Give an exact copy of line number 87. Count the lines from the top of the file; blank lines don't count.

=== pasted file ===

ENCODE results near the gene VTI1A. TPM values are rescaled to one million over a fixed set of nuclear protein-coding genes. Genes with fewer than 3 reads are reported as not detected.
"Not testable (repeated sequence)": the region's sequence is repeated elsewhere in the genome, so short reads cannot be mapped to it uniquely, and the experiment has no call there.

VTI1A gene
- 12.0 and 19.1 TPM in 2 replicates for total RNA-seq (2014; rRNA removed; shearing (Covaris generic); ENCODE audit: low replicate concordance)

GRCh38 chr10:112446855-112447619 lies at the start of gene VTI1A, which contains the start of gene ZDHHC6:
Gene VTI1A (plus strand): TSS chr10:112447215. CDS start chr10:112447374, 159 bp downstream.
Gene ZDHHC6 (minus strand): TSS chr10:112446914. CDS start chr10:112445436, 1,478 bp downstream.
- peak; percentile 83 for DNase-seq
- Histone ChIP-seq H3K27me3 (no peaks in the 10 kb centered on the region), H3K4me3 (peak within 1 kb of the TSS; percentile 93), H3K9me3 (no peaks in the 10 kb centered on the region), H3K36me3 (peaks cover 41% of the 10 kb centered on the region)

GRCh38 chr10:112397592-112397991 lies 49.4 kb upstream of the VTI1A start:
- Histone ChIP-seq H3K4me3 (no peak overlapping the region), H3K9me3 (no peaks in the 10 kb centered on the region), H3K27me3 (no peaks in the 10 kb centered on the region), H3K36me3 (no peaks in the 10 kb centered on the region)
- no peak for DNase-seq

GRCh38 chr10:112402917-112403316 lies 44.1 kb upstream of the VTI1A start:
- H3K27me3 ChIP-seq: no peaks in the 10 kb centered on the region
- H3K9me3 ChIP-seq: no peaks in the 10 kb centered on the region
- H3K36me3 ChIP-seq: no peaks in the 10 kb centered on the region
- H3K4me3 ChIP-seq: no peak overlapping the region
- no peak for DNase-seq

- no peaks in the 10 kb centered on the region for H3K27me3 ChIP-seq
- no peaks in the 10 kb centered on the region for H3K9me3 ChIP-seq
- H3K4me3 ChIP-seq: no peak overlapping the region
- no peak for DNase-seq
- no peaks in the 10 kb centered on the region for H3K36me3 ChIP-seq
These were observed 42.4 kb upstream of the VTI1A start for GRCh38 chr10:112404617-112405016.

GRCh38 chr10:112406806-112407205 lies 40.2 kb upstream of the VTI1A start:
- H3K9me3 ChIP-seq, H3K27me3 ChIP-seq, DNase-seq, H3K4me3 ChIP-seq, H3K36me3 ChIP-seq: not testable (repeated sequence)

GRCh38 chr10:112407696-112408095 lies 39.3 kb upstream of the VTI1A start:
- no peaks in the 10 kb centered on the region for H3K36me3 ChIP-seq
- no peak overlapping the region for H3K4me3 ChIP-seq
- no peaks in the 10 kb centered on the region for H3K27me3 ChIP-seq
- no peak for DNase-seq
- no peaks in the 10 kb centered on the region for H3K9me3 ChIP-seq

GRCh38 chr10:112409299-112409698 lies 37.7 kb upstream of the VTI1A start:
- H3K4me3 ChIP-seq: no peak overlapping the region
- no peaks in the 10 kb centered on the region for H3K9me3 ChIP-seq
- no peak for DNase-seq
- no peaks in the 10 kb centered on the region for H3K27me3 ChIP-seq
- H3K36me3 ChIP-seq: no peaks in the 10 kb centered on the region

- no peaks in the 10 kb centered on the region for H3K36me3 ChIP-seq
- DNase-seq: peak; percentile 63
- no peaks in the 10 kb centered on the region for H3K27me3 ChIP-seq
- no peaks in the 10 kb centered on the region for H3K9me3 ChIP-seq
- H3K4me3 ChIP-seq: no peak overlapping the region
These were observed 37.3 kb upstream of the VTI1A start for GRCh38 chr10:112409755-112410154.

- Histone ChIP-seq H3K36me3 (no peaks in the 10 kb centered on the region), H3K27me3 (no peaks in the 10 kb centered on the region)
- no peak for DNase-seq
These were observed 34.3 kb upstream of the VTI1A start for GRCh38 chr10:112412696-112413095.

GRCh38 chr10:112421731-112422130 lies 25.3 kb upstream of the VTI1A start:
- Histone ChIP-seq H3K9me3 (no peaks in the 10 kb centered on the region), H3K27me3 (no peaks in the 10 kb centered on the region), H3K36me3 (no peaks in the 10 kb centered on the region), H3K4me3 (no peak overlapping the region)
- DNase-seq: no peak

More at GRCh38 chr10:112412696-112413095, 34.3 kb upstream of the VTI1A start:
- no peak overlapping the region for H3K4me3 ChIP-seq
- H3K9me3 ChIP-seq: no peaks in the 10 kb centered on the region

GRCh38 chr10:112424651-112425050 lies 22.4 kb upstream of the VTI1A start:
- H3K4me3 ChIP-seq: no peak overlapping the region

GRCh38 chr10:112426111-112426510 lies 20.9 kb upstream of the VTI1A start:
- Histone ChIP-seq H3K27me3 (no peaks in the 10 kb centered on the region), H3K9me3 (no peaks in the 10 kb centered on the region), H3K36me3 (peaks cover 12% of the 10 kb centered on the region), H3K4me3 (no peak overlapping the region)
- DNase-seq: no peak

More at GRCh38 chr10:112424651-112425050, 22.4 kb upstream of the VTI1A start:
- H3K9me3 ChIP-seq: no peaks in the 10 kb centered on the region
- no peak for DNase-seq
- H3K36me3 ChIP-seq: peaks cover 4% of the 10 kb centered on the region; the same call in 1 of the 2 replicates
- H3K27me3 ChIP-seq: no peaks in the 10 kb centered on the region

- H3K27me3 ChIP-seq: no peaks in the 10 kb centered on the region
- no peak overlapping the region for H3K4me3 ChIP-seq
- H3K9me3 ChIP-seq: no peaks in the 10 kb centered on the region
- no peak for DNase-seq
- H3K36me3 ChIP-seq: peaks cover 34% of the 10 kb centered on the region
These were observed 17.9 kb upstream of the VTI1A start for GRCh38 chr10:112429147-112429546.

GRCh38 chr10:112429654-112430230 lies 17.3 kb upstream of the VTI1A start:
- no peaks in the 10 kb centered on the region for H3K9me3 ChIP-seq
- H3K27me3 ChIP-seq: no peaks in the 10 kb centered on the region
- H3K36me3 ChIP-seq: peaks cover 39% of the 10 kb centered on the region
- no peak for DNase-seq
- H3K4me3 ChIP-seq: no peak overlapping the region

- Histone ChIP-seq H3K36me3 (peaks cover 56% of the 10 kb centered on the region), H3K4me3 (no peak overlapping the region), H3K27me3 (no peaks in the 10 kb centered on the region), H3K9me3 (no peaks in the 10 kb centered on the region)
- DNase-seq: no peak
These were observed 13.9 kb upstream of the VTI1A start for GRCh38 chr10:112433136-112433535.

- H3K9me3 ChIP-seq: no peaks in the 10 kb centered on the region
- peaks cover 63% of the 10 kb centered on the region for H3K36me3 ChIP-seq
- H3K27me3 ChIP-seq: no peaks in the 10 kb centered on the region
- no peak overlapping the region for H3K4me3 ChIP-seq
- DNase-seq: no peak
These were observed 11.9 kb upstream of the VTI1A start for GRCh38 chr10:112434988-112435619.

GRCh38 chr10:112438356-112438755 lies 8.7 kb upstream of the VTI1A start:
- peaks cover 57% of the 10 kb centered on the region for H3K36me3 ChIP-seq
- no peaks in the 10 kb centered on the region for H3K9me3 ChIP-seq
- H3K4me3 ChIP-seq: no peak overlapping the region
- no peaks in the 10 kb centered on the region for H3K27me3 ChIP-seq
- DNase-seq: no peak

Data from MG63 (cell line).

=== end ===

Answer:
- no peaks in the 10 kb centered on the region for H3K9me3 ChIP-seq